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Finding Aid for American Negro Theatre Scrapbook, 1945-1947
Inventory of the American Negro Theatre Scrapbook, 1945-1947
515 Malcolm X Boulevard
New York, NY 10037-1801
©2000 The New York Public Library. Astor, Lenox and Tilden Foundations. All rights reserved.
This inventory was prepared as part of an archival preservation project to arrange, describe and catalog resources essential for the study of the African-American theater history. The necessary staff and supplies for the Blacks on Stage: African-American Theater Arts Collection Project were made available through a combination of funding from the National Endowment for the Humanities and the City of New York.
Table of Contents
Manuscripts, Archives and Rare Books Division
Schomburg Center for Research in Black Culture
Gift of Maxwell Glanville
Maxwell Glanville was born in February 1918 in Antigua, West Indies and attended the New School for Social Research in New York City. He began his career as an actor with the American Negro Theatre (ANT) and the Committee for the Negro in the Arts (CNA), but subsequently became a playwright, producer, and director. Glanville was also a founder and artistic director of the American Community Theatre (ACT); all three groups were formed in Harlem, New York. His theatre credits include: Home Is the Hunter (1945); Walk Hard (1946); Anna Lucasta (1946 to 1947); How Long Till Summer (1949); Freight (1950) Autumn Garden (1951); Take A Giant Step (1953) Cat on a Hot Tin Roof (1955); Simply Heavenly (1959); Nat Turner (1960); Golden Boy (1964) and Zelda (1969). He also appeared in such films as: Cotton Comes to Harlem , The Out of Towners (1970), and Come Back Charleston Blue (1972) and on television in N.Y.P.D. , , Newark and Reality (1979), and in a Bell Telephone commercial (1981).
The American Negro Theatre (ANT), 1940 to 1951, was cofounded by Abram Hill and Frederick O'Neal. ANT provided professional training and development, and produced plays concerning aspects of black life that appealed primarily to the Harlem community. The Committee for the Negro in the Arts (CNA) was active in the theatre although it was more of an interracial, cultural group that, according to one author, was comprised of the “Harlem radical political leftwing.” During the period of the CNA's activity, 1947 to 1954, a number of black-authored plays were produced, among them: Florence , , Just A Little Simple, and A Medal for Willie. Unlike ANT, CNA's upscale fee for admittance to its productions hindered many Harlem community theatergoers from attending CNA's productions.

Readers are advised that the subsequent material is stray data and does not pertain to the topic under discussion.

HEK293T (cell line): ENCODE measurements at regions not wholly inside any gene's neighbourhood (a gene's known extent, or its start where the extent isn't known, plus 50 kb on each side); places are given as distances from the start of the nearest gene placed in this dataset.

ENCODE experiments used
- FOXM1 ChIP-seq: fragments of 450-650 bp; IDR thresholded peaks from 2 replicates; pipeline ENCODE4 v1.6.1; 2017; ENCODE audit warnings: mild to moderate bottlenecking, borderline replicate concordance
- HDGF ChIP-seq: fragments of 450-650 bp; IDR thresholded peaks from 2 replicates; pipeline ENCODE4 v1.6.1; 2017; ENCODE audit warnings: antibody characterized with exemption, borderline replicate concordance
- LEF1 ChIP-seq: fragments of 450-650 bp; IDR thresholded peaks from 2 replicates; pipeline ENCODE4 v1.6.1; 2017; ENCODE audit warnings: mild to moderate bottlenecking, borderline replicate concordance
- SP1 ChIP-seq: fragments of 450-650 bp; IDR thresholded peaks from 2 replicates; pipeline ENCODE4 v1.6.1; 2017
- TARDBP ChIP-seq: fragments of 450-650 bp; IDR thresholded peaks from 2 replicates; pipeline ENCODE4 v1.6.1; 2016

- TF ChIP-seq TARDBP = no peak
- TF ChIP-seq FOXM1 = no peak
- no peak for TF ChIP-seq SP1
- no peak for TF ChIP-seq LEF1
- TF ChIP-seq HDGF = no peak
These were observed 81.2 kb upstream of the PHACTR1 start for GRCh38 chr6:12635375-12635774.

In 1951, Glanville produced Soul Gone Home at Club Baron and three plays, Alice in Wonder , The Other Foot, and A World Full of Men. Following the demise of ANT (1951) and CNA (1954), Glanville founded the American Community Theatre (ACT) in 1958 and became its artistic director. While with ACT, he produced some of his own plays, including The Bonus (1961), Cindy (1962), and, Long Stretch-Short Haul (1969). In 1970 Glanville wrote Dance to the Nosepicker's Drum with Rudy Gray, one of his students from ACT. At that time it was decided to emphasize training rather than the development of a theatre company, therefore, the company was renamed ACT/Pro/Workshop. Productions of ACT were usually presented at various community theatres around New York City including the Harlem Young Men's Christian Association.
Moreover, Glanville directed Light in the Cellar (1975), Tale of an Instant Junkie , Anna Lucasta (1978), Branches from the Same Tree (1980), God's Trombone (1982) and Outside Daughters (1986). Less than a decade before his death in January 1992, Glanville wrote TWIT with Gertrude Greenidge (1986).
Scope and Content
The American Negro Theatre scrapbook, donated by Maxwell Glanville, dates from 1945 to 1947 and contains articles from the Burrell Clippings Service, as well as clippings from other sources, telegrams, and programs. Programs include On Strivers' Row, Juno and the Paycock (featuring student actors), You Can't Take It With You, and Angel Street. The scrapbook contains reviews of plays, follow-up articles on actors and actresses who appeared in ANT productions, and articles on ANT's history until approximately one decade after its founding. There is also publicity on ANT ancillary activities, specifically ANT radio broadcasts of plays and operas, and their theatre instruction classes, articles on Frederick O'Neal and Abram Hill, newspaper and magazine pictures from ANT productions, and editorials about the ANT.
Maxwell Glanville is not listed on the above programs nor mentioned in any of the newspaper clippings. There is no discernible arrangement to the contents in the scrapbook.